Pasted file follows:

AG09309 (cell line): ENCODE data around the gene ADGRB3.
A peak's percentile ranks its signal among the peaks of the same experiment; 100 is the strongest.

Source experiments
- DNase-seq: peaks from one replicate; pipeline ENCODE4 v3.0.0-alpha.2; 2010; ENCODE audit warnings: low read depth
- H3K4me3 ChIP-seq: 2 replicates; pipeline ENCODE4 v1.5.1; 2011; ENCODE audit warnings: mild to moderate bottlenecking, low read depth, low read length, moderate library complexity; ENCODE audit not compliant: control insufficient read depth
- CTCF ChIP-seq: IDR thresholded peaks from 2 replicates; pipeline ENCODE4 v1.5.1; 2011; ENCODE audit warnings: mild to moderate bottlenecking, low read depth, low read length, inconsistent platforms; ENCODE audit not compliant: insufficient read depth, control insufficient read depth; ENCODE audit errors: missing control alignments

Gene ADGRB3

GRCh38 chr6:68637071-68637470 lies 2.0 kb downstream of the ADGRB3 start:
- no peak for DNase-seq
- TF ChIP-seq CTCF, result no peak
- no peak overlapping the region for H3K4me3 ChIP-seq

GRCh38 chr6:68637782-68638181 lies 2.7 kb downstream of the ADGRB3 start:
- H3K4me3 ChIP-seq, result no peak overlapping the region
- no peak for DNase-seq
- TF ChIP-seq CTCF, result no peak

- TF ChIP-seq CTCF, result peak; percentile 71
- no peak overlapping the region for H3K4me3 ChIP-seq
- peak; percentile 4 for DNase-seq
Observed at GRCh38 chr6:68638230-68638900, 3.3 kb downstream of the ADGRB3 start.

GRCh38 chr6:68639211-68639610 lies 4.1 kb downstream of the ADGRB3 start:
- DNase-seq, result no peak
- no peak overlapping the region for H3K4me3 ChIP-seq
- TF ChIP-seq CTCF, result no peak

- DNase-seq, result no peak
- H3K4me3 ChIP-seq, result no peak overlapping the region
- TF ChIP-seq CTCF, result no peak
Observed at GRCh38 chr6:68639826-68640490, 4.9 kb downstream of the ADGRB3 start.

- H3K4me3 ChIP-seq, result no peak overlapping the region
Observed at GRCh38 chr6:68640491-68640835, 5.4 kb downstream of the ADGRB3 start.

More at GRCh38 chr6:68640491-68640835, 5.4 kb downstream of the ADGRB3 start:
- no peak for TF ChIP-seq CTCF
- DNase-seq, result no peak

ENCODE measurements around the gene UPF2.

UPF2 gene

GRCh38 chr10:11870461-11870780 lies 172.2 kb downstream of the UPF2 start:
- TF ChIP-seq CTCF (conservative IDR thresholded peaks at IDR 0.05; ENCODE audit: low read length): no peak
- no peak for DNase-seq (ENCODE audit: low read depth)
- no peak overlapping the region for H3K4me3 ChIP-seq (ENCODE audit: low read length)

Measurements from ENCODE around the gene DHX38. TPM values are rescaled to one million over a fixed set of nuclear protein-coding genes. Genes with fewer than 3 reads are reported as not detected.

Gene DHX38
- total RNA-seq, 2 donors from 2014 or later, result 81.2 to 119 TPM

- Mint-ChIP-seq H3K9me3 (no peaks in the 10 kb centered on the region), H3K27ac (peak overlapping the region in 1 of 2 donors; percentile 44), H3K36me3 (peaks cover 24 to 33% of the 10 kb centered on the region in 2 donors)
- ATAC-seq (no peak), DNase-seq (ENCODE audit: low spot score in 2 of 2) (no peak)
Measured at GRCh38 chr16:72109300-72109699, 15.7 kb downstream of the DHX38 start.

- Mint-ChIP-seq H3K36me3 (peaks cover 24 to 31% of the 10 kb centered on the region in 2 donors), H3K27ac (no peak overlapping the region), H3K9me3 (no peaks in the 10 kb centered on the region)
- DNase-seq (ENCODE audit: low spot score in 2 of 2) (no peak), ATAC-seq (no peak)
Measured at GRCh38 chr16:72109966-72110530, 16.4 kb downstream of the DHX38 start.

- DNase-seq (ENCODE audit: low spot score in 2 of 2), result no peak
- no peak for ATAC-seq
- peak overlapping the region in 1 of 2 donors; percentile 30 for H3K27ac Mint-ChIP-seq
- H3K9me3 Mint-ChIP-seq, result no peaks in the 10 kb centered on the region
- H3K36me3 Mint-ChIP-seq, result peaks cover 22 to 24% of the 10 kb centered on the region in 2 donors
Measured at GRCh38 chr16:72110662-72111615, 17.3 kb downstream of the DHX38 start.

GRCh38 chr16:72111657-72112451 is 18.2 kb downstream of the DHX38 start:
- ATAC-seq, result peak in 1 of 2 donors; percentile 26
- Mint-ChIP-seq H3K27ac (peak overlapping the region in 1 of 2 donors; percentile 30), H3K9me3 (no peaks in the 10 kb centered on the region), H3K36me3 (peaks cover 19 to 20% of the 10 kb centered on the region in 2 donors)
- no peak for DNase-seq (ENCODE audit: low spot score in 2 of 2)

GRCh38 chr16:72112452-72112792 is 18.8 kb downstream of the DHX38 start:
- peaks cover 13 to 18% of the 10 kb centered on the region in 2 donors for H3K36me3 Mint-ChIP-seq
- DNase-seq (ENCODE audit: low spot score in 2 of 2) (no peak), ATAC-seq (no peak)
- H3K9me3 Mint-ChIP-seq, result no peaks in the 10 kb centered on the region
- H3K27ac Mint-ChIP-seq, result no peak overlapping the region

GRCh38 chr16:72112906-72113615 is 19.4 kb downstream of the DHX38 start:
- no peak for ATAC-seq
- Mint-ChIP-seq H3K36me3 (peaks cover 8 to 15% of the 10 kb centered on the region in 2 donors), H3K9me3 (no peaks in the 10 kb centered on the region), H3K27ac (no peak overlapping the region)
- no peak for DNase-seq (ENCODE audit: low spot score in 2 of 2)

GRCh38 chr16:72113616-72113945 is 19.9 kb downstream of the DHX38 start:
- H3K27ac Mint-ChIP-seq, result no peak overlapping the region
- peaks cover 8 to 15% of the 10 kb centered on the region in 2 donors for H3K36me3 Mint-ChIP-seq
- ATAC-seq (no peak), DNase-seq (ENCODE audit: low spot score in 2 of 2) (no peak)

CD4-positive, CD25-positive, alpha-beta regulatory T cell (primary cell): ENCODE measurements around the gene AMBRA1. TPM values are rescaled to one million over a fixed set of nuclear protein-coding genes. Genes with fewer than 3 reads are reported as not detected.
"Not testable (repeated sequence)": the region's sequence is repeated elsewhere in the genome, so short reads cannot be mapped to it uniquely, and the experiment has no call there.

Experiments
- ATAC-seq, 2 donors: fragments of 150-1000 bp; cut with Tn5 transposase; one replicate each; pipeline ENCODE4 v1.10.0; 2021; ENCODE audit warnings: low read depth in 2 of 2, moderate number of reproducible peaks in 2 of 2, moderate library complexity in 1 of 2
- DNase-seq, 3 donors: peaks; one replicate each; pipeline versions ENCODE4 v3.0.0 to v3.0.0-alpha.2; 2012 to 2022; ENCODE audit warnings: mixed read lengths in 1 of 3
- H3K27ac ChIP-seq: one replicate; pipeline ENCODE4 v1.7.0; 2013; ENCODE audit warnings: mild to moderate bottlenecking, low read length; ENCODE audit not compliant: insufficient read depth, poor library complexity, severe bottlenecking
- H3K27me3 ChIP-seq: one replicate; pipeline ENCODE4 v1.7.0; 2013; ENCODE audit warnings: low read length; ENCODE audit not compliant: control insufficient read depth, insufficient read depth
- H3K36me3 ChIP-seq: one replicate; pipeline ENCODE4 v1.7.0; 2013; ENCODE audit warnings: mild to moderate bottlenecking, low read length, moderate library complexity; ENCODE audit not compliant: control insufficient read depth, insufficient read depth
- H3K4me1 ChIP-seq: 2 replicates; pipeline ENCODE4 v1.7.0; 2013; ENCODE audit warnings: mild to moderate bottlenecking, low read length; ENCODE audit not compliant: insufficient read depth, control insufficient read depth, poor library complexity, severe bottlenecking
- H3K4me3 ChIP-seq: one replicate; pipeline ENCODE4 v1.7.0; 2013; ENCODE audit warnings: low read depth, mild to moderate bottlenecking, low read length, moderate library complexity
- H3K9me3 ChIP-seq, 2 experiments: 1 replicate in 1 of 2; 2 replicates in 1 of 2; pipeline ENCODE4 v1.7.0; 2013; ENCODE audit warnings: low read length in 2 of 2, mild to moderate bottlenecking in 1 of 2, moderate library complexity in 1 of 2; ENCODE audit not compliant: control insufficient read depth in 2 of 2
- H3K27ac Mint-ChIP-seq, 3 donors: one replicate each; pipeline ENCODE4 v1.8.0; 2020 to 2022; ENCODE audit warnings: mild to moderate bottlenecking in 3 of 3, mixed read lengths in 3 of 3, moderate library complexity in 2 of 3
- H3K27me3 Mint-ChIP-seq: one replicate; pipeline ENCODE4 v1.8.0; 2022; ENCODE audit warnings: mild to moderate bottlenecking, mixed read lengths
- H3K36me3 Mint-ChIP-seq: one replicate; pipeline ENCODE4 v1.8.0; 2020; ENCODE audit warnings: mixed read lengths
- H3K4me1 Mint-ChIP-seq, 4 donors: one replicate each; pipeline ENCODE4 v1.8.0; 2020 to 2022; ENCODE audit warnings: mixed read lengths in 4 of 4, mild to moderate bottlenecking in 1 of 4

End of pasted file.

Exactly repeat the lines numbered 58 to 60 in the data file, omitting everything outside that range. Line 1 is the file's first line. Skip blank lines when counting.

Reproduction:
GRCh38 chr16:72112452-72112792 is 18.8 kb downstream of the DHX38 start:
- peaks cover 13 to 18% of the 10 kb centered on the region in 2 donors for H3K36me3 Mint-ChIP-seq
- DNase-seq (ENCODE audit: low spot score in 2 of 2) (no peak), ATAC-seq (no peak)